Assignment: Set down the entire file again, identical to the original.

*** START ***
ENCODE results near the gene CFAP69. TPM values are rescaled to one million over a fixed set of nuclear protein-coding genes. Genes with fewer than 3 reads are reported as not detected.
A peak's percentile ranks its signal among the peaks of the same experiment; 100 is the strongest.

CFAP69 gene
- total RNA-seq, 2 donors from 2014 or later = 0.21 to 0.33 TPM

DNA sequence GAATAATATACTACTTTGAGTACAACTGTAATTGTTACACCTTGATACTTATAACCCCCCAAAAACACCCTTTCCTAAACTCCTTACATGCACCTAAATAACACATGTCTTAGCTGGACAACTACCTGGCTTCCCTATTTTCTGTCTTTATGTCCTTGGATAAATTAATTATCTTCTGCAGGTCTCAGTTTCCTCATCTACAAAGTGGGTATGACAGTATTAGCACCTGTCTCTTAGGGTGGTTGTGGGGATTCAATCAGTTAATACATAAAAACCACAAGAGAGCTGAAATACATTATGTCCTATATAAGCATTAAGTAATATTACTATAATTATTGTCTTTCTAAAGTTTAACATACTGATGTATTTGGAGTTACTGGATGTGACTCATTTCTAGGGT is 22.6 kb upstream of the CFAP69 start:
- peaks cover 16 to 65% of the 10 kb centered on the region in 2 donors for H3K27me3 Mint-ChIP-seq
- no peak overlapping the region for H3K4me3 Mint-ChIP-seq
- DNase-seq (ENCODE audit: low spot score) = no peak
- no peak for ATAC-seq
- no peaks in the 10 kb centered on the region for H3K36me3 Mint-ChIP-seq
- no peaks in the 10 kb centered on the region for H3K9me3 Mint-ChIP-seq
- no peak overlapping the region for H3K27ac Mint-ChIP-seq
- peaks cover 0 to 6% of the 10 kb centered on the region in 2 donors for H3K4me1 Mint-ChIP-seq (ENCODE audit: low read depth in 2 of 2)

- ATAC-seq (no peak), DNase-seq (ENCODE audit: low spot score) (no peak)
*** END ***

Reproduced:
ENCODE results near the gene CFAP69. TPM values are rescaled to one million over a fixed set of nuclear protein-coding genes. Genes with fewer than 3 reads are reported as not detected.
A peak's percentile ranks its signal among the peaks of the same experiment; 100 is the strongest.

CFAP69 gene
- total RNA-seq, 2 donors from 2014 or later = 0.21 to 0.33 TPM

DNA sequence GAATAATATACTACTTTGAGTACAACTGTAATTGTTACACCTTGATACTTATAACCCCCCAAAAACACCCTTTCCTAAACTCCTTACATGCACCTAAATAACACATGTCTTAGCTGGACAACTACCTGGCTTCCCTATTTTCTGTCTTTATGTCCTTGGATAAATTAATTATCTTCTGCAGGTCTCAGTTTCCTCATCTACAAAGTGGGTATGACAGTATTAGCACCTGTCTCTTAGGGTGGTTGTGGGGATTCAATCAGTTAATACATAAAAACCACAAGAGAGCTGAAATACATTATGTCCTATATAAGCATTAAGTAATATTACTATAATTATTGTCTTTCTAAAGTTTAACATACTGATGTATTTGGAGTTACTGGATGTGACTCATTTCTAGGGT is 22.6 kb upstream of the CFAP69 start:
- peaks cover 16 to 65% of the 10 kb centered on the region in 2 donors for H3K27me3 Mint-ChIP-seq
- no peak overlapping the region for H3K4me3 Mint-ChIP-seq
- DNase-seq (ENCODE audit: low spot score) = no peak
- no peak for ATAC-seq
- no peaks in the 10 kb centered on the region for H3K36me3 Mint-ChIP-seq
- no peaks in the 10 kb centered on the region for H3K9me3 Mint-ChIP-seq
- no peak overlapping the region for H3K27ac Mint-ChIP-seq
- peaks cover 0 to 6% of the 10 kb centered on the region in 2 donors for H3K4me1 Mint-ChIP-seq (ENCODE audit: low read depth in 2 of 2)

- ATAC-seq (no peak), DNase-seq (ENCODE audit: low spot score) (no peak)